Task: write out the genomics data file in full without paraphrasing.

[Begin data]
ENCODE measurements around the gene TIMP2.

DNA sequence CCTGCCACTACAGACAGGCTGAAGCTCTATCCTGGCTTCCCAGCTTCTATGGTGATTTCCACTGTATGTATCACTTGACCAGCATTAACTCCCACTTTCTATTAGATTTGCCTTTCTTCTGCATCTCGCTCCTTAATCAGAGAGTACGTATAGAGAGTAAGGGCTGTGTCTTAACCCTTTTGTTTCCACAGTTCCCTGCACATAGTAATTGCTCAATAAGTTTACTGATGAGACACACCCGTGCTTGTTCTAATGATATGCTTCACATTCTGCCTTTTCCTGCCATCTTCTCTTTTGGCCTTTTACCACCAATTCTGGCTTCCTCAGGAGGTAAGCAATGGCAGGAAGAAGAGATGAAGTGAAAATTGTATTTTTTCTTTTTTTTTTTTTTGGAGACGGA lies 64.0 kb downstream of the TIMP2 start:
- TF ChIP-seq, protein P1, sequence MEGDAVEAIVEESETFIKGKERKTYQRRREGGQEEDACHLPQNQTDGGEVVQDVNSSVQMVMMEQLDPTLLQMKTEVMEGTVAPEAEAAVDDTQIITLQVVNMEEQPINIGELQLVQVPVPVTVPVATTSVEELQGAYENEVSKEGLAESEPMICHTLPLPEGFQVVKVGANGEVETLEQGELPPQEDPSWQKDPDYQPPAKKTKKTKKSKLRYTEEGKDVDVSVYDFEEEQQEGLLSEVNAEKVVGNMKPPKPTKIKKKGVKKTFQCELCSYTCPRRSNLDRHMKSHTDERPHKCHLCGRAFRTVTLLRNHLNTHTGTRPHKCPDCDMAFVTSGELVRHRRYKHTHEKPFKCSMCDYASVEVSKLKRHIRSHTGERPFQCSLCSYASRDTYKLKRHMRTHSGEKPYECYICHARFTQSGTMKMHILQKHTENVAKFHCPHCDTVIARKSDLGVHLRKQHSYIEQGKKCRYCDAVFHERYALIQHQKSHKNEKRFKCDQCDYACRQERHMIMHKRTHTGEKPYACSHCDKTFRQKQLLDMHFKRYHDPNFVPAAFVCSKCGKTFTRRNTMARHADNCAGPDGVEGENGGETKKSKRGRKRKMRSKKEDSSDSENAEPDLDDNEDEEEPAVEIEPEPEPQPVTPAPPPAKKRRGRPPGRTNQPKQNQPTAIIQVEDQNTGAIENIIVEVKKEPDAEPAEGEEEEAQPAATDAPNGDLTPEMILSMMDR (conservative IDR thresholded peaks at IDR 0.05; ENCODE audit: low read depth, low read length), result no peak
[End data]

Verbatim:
ENCODE measurements around the gene TIMP2.

DNA sequence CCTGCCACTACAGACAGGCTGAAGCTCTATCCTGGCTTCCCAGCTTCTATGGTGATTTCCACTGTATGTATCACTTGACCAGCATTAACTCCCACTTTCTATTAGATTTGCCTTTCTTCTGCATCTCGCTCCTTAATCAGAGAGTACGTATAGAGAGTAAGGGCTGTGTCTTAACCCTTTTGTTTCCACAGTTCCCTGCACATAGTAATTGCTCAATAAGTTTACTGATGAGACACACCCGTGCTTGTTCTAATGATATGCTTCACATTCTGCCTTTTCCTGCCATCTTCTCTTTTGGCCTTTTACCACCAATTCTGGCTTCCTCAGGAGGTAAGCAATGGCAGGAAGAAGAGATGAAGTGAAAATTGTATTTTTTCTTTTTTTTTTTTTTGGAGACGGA lies 64.0 kb downstream of the TIMP2 start:
- TF ChIP-seq, protein P1, sequence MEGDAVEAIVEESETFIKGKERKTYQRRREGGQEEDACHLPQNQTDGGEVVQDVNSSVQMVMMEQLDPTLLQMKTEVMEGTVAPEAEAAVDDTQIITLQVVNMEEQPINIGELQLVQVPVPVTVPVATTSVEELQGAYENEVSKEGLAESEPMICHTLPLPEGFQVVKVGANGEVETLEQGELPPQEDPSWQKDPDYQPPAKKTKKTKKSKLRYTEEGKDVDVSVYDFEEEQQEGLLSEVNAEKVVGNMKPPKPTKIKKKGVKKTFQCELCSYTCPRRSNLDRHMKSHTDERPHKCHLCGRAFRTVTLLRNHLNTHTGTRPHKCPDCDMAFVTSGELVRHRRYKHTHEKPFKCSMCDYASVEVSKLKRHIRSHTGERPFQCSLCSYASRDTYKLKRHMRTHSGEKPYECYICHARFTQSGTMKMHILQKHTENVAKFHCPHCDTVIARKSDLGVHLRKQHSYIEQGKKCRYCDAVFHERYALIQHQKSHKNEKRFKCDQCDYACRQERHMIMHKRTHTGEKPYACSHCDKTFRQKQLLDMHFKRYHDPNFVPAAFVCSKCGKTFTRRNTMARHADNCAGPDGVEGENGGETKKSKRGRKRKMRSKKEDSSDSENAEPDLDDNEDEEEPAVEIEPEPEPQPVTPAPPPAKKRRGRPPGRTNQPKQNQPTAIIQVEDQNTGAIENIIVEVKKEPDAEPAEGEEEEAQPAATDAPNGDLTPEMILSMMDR (conservative IDR thresholded peaks at IDR 0.05; ENCODE audit: low read depth, low read length), result no peak